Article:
Dr. Ramy Mahmoud On a New Drug Delivery Method For Sinus Infections

In this interview, DocWire News spoke with Ramy Mahmoud, MD, MPH, President and Chief Operating Officer of Optinose, a company that develops innovations for ENT and allergy physicians. Dr. Mahmoud spoke about the novel XHance drug delivery method helps cut the need for antibiotics in patients who get sinus infections.

XHance delivers medicine very high into the sinuses, where infection often occurs. It’s FDA-approved for patients with chronic sinusitis with nasal polyps. It’s in clinical trials for patients with chronic sinusitis without nasal polyps.

See what Dr. Mahmoud had to say.

DocWire News: Please provide us with some professional background on yourself.

Dr. Ramy Mahmoud: My name is Ramy Mahmoud. I’m a medical doctor and I’m responsible for all the research performed at Optinose, a company focused on products for ENT and allergy physicians, primarily.

How many people are impacted by chronic sinusitis, and how is it characterized?

Chronic sinusitis, sometimes also called chronic rhinosinusitis, affects a very large number of people. It’s one of the most common inflammatory, chronic inflammatory conditions in the United States affecting approximately 30 million people. It’s a fairly serious illness. People conflate it sometimes with allergic rhinitis, which is more often mild to moderate in intensity. But most cases of chronic rhinosinusitis are moderate to severe in intensity, and it has a fairly high impact on quality of life.

What are the effects of severe chronic sinusitis?

Chronic sinusitis is diagnosed by four cardinal symptoms, and an individual presenting to a doctor is expected to have two of the four cardinal symptoms to meet the diagnostic criteria. The four primary symptoms are congestion or obstruction of the nose, loss or reduction in ability to sense smell, rhinorrhea, which is purulent drainage. It can be anterior or postnasal purulent drainage, and facial pain or pressure. So at least two of those four symptoms for a minimum of three consecutive months, so 12 weeks or more. Most people suffering from this condition have many more, sometimes years of symptoms. Primarily affects people in middle age, so working age adults are the primary demographic, although it can affect adolescents or people over 65. And there’s a bunch of other symptoms that are commonly associated with it as well. It’s very common for people to have impaired sleep quality, to have symptoms that are confused with migraine headache and a variety of other symptoms that are common.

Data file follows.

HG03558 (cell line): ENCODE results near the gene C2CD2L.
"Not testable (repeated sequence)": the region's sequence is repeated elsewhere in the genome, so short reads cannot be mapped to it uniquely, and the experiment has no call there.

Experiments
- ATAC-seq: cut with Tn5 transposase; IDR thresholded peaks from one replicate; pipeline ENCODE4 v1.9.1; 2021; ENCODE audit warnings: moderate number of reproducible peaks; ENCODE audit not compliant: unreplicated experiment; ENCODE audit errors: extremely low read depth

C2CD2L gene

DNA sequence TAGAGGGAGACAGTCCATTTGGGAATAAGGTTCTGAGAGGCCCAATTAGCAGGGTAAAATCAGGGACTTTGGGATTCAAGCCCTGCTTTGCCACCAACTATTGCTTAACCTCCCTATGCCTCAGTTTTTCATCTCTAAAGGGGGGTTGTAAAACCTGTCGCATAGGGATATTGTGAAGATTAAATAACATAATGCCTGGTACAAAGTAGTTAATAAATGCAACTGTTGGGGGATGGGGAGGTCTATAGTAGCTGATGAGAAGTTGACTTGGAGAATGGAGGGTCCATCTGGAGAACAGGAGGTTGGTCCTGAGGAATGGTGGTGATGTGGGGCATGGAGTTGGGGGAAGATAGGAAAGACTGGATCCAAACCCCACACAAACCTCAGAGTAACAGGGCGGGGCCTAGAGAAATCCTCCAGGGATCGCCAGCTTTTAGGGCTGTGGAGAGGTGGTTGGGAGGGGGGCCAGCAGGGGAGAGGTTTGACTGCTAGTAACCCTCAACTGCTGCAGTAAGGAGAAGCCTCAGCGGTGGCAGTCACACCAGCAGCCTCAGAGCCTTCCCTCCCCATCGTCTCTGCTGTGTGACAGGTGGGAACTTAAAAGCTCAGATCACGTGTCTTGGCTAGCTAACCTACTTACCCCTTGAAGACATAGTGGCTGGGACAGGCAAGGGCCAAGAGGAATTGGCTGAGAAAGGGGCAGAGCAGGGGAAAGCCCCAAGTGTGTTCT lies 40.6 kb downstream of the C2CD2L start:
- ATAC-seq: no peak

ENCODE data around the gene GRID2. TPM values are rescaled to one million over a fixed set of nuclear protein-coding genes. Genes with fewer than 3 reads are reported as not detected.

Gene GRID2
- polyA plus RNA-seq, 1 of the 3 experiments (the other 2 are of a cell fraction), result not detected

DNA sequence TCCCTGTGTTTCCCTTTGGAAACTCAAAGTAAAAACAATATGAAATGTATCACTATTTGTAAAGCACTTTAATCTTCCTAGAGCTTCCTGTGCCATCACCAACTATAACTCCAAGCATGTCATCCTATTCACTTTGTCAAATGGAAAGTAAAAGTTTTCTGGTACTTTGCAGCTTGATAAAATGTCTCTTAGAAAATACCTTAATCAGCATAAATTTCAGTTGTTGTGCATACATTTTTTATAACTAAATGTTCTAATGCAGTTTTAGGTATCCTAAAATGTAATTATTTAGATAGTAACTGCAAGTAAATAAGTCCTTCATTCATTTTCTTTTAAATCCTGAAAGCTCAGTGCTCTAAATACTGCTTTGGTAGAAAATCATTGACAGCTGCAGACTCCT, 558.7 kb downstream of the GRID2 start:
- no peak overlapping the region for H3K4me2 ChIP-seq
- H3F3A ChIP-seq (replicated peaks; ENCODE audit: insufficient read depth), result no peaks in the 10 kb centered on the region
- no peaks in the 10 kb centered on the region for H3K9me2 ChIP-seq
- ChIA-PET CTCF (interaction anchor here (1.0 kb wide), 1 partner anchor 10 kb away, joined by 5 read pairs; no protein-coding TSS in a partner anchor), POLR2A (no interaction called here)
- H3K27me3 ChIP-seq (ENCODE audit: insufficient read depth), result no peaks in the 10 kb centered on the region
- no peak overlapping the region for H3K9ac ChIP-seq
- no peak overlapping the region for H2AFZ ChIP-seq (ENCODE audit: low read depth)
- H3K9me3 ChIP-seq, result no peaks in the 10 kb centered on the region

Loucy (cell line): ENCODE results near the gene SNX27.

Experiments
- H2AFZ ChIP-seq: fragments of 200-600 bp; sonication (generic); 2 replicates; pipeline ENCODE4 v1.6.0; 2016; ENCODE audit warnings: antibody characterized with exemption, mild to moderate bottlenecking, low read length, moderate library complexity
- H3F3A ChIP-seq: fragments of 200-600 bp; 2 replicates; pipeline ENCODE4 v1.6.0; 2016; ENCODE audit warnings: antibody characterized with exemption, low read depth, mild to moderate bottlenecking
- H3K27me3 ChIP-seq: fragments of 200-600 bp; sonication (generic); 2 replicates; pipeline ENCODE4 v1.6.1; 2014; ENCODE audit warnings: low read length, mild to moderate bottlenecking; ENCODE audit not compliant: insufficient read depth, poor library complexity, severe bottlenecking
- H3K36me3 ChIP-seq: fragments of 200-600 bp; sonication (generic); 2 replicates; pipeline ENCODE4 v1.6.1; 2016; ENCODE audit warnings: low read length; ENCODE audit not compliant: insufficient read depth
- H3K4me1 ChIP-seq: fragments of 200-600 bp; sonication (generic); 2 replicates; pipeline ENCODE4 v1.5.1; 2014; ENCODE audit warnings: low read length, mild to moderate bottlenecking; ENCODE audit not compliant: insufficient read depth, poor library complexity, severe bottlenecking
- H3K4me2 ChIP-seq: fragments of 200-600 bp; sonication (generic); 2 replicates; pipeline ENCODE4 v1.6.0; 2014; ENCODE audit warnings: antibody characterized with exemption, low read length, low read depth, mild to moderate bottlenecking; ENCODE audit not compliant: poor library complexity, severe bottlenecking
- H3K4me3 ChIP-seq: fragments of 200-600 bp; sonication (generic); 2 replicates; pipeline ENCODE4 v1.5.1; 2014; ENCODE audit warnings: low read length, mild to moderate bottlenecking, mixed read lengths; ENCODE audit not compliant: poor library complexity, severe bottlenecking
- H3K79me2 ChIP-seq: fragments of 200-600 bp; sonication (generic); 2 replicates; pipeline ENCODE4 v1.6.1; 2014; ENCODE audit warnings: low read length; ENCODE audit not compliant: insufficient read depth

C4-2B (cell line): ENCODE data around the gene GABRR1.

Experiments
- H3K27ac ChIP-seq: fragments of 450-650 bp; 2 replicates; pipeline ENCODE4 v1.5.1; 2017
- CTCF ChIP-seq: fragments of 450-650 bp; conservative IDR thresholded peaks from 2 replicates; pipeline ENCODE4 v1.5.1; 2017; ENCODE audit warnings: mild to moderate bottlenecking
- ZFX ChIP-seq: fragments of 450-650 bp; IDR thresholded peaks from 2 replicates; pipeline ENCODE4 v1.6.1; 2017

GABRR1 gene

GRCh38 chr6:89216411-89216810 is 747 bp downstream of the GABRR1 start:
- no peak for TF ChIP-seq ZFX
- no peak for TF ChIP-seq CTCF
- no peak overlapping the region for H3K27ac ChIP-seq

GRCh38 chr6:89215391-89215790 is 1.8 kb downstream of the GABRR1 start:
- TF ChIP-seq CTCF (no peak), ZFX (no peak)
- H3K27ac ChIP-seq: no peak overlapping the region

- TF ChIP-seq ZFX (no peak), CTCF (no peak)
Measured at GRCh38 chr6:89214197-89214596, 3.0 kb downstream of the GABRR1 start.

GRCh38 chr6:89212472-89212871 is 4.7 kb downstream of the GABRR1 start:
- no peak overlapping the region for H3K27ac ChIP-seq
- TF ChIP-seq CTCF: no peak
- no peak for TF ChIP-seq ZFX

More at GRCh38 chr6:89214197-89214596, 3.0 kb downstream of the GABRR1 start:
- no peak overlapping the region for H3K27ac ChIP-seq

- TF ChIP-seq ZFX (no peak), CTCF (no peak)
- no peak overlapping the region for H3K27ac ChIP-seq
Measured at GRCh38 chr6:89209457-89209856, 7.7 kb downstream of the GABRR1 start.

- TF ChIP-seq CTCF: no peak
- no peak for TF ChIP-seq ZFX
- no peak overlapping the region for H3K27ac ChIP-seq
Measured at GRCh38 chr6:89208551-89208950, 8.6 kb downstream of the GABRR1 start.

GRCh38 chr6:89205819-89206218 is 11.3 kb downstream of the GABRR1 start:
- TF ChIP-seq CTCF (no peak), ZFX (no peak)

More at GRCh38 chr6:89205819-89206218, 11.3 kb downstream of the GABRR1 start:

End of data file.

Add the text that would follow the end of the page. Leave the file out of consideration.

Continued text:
People who have this disease, think of it like a chronic symptom burden on them. So a normal person who gets acute sinusitis, which is an infection, might be normal, and then suddenly get a spike in symptoms which goes away when the infection is treated. People with chronic rhinosinusitis all the time have symptoms and then they’re also predisposed to getting these acute flares on top of that, on top of their elevated level of baseline symptoms.

How is chronic sinusitis typically treated?

People who present with chronic rhinosinusitis are often initially treated, and most international treatment guidelines call for the same initial treatment with a topically acting steroid and with some kind of saline rinses. So think of like NEOMED or neti pots that you might buy in the drugstore. So saline rinses to get that mechanical lavage and a topically acting steroid because it is safe and you’re trying to treat inflammation, not so much infection. So that’s first line treatment. People who don’t respond very well to that are often escalated fairly rapidly to a surgical procedure. There’s about 600,000 sinus surgeries in the United States every year today.

Talk to us about the XHance drug delivery method, and how it can change chronic sinusitis treatment?